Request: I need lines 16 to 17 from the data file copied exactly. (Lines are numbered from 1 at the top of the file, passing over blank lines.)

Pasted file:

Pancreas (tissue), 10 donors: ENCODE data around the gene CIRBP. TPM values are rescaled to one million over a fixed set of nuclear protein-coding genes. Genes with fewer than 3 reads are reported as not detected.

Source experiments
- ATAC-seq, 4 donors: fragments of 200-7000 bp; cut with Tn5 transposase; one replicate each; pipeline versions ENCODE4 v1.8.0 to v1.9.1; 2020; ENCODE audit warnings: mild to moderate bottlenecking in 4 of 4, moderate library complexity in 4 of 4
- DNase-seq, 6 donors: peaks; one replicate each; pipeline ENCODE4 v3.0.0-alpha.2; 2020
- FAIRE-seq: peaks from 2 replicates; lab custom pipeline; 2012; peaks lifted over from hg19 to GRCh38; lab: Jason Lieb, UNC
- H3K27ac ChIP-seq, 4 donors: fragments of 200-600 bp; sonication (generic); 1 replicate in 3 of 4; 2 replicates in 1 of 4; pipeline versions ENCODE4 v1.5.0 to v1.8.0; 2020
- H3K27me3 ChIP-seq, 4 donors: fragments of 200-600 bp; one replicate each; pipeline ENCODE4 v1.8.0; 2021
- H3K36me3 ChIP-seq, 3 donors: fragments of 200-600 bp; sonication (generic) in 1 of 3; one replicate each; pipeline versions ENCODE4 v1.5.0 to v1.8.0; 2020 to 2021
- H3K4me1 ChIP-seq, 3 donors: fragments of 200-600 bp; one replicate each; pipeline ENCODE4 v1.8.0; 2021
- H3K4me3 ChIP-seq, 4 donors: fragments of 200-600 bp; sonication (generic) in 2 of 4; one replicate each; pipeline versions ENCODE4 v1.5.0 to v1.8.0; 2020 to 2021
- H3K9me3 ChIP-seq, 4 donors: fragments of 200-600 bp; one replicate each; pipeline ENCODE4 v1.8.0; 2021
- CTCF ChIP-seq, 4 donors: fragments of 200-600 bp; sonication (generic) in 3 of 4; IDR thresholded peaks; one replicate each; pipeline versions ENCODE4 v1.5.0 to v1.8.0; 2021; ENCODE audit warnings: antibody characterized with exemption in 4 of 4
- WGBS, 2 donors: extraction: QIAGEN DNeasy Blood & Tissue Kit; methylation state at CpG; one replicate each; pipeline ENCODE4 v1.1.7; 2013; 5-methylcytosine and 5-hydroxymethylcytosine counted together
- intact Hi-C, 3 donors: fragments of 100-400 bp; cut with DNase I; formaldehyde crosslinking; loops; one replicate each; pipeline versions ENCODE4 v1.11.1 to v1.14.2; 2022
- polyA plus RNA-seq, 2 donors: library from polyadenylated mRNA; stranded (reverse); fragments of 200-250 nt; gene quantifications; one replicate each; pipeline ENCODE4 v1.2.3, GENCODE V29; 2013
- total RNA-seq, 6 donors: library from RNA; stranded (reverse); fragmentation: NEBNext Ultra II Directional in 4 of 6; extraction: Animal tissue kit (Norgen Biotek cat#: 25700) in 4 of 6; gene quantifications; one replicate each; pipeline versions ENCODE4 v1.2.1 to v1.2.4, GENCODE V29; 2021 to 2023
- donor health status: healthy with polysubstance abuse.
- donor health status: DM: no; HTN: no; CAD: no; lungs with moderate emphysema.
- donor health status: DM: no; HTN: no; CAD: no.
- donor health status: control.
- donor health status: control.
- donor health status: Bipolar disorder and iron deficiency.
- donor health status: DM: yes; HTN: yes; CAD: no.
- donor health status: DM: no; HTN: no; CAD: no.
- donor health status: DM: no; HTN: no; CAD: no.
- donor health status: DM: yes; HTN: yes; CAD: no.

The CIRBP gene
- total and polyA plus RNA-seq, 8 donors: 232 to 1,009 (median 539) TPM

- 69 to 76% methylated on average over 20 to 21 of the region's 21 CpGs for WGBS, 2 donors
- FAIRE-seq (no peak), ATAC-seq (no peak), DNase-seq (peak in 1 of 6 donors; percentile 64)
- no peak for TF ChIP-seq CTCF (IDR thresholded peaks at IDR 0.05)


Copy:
- total RNA-seq, 6 donors: library from RNA; stranded (reverse); fragmentation: NEBNext Ultra II Directional in 4 of 6; extraction: Animal tissue kit (Norgen Biotek cat#: 25700) in 4 of 6; gene quantifications; one replicate each; pipeline versions ENCODE4 v1.2.1 to v1.2.4, GENCODE V29; 2021 to 2023
- donor health status: healthy with polysubstance abuse.